Thursday, 20 September 2012 – Dubai to Cape Town
[This is the first of the catch up Diary entries after returning home safely to the UK]
We arrived in Dubai Airport in the middle of the night but despite the air-conditioning it was already very hot, but then I was of course still dressed for UK autumn weather with my jacket-with-many-pockets to extend my ‘hand-luggage’ allowance. A quick look in the camera shop revealed that the D600 had not made it this far yet. I had feared that I could have bought it here at an even greater saving, so in a way, a result!
By 8:50 local time we were back in the air. The second leg of our journey was in a Boeing 777. Not quite the comfort ride of the A380, but still better than most long haul flights that I’ve been on.
We arrived safely and on time in Cape Town, around 16:25 local time for the usual queue snaking towards immigration and passport controls. Why are half the desks always unmanned? It would greatly enhance the welcome experience on entering a country – first impressions do count.
Just like Phoenix Airport, last April / May, the car rental companies were all housed in a separate building, but here we had to carry our luggage through an underpass. As usual it took a while to process the paperwork for our 9 week rental – done in two slices to overcome the problem of a maximum rental period.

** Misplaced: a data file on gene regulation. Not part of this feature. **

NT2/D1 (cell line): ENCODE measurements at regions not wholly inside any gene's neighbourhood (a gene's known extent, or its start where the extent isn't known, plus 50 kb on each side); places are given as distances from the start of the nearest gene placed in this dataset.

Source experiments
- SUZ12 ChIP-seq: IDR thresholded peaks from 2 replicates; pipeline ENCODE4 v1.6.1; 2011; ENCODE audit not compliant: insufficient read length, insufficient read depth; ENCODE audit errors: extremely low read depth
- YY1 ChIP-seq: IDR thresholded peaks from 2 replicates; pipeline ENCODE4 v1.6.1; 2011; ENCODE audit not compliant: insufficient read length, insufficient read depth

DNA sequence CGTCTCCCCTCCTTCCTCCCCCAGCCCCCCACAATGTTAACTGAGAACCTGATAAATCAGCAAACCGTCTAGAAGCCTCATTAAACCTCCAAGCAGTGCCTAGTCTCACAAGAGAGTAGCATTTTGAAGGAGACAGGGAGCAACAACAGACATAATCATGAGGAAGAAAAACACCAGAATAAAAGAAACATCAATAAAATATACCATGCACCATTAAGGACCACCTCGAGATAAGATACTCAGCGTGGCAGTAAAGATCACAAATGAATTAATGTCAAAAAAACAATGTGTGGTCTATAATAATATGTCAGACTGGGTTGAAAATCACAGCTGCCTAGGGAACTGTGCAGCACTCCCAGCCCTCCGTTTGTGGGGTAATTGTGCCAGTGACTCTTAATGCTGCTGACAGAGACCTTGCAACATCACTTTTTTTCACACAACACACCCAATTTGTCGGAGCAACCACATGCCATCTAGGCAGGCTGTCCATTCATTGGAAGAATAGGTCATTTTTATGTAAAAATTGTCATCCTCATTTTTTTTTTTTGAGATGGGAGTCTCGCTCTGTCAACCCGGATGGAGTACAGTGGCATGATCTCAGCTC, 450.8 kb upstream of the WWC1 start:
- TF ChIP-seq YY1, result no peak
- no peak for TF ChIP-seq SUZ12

Cliff took the steering wheel of our home for the coming two months, a Nissan Xtrail, and got us safely to the Upper Eastside Hotel, a modern and comfortable hotel where the car was safely tucked away in a multi storey underground car park in a neighbourhood undergoing a much needed facelift.
Our room offered a view to the Grote Schuur Hospital, the famous hospital where Professor Christiaan Barnard performed the first heart transplant operation. Set back a bit farther was Table Mountain, with a ‘table cloth’ of clouds covering the top. My UK autumn gear was not so silly here as the weather was as cool as an average spring day in the UK. TV weather reported a weather system coming in from the south (i.e. antarctic, still very cold this time of year).